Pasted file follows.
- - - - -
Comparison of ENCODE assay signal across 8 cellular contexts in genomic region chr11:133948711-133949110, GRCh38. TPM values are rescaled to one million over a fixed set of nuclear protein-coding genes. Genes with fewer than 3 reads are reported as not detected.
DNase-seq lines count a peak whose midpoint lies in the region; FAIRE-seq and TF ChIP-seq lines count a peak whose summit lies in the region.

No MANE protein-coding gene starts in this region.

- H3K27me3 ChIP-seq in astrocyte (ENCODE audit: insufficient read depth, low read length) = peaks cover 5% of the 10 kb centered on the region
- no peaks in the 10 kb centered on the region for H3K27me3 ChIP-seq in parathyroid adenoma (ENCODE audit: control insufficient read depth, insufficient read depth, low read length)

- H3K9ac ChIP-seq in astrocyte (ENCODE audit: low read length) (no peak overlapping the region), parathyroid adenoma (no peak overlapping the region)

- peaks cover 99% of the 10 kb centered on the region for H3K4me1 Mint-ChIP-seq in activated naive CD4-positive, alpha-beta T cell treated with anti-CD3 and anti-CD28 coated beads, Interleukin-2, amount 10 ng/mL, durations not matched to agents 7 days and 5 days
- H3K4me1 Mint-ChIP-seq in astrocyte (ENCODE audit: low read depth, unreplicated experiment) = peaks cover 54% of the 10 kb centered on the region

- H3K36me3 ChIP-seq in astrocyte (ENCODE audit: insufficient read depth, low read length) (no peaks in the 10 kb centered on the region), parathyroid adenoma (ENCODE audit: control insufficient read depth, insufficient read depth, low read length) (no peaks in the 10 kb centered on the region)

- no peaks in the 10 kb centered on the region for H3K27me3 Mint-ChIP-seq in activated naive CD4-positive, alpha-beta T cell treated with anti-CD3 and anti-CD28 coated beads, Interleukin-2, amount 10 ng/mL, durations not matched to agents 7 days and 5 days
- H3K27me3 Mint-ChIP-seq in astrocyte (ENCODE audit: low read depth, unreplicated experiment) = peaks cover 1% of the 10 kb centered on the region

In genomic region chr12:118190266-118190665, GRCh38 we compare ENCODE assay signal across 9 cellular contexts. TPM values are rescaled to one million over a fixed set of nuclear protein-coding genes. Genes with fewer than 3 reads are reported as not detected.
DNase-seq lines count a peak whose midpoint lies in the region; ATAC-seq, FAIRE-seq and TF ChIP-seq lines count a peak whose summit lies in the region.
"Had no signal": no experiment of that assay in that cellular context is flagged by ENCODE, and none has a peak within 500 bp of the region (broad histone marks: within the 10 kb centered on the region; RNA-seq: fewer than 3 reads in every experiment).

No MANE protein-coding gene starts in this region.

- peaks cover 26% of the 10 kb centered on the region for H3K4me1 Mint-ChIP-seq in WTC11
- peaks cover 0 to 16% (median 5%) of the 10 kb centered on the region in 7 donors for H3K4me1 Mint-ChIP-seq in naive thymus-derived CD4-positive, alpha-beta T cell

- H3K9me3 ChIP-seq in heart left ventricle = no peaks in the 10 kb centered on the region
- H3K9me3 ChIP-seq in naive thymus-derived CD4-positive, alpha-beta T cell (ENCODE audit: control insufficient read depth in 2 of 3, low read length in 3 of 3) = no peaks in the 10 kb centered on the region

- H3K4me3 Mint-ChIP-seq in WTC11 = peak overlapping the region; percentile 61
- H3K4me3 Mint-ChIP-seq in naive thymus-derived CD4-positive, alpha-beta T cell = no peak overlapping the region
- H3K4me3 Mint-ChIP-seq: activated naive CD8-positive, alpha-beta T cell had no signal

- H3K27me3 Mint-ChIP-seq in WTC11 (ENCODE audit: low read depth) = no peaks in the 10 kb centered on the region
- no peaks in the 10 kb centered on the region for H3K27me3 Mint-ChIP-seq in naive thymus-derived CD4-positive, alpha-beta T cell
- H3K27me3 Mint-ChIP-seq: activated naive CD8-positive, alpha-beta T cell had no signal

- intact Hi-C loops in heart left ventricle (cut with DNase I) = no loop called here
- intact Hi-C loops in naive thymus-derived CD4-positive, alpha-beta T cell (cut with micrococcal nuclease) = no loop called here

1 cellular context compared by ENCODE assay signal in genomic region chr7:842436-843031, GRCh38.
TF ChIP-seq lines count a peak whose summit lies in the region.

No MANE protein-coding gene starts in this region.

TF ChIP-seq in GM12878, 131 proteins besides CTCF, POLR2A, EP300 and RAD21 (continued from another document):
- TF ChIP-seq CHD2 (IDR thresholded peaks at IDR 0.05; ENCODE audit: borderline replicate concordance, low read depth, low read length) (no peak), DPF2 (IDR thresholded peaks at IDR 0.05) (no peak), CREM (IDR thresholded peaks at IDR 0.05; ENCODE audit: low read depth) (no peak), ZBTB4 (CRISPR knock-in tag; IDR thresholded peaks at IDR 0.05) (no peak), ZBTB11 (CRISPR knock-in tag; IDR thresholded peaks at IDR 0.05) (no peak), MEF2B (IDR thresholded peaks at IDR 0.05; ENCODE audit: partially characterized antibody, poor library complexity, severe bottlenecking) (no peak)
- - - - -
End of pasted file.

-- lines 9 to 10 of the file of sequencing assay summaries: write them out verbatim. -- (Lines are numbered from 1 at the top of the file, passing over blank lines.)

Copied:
- H3K36me3 ChIP-seq in astrocyte (ENCODE audit: insufficient read depth, low read length) (no peaks in the 10 kb centered on the region), parathyroid adenoma (ENCODE audit: control insufficient read depth, insufficient read depth, low read length) (no peaks in the 10 kb centered on the region)

- no peaks in the 10 kb centered on the region for H3K27me3 Mint-ChIP-seq in activated naive CD4-positive, alpha-beta T cell treated with anti-CD3 and anti-CD28 coated beads, Interleukin-2, amount 10 ng/mL, durations not matched to agents 7 days and 5 days